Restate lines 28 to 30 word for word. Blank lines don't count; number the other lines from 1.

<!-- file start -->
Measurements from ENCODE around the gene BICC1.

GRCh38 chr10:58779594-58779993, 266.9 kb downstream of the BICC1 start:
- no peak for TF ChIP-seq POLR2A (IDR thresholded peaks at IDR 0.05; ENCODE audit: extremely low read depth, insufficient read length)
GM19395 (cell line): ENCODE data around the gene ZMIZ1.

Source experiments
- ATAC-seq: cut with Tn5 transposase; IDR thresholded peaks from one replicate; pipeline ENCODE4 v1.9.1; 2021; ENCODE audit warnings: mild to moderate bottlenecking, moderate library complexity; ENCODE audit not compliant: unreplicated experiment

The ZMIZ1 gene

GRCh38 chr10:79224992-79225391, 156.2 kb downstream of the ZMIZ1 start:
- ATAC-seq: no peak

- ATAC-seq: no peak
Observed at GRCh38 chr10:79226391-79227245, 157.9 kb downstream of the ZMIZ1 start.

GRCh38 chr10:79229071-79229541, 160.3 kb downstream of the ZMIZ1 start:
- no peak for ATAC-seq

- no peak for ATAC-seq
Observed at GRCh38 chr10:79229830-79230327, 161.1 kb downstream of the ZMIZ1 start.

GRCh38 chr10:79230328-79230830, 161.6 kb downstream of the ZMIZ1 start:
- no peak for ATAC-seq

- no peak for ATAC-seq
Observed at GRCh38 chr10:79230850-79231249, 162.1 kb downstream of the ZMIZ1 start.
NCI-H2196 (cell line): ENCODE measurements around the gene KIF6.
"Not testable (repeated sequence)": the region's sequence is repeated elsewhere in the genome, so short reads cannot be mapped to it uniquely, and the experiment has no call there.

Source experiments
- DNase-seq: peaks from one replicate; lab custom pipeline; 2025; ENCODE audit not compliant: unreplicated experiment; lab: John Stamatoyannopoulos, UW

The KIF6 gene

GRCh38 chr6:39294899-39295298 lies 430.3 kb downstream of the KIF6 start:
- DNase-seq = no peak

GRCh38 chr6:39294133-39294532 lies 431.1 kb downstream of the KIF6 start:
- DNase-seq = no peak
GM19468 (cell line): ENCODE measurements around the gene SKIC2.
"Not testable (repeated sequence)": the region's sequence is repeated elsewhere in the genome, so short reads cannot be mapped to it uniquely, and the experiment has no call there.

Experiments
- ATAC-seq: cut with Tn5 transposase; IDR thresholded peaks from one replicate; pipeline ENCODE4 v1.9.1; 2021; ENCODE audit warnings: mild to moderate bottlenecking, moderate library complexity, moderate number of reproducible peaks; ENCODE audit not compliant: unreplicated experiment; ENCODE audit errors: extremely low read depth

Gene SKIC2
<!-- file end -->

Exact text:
- DNase-seq = no peak
GM19468 (cell line): ENCODE measurements around the gene SKIC2.
"Not testable (repeated sequence)": the region's sequence is repeated elsewhere in the genome, so short reads cannot be mapped to it uniquely, and the experiment has no call there.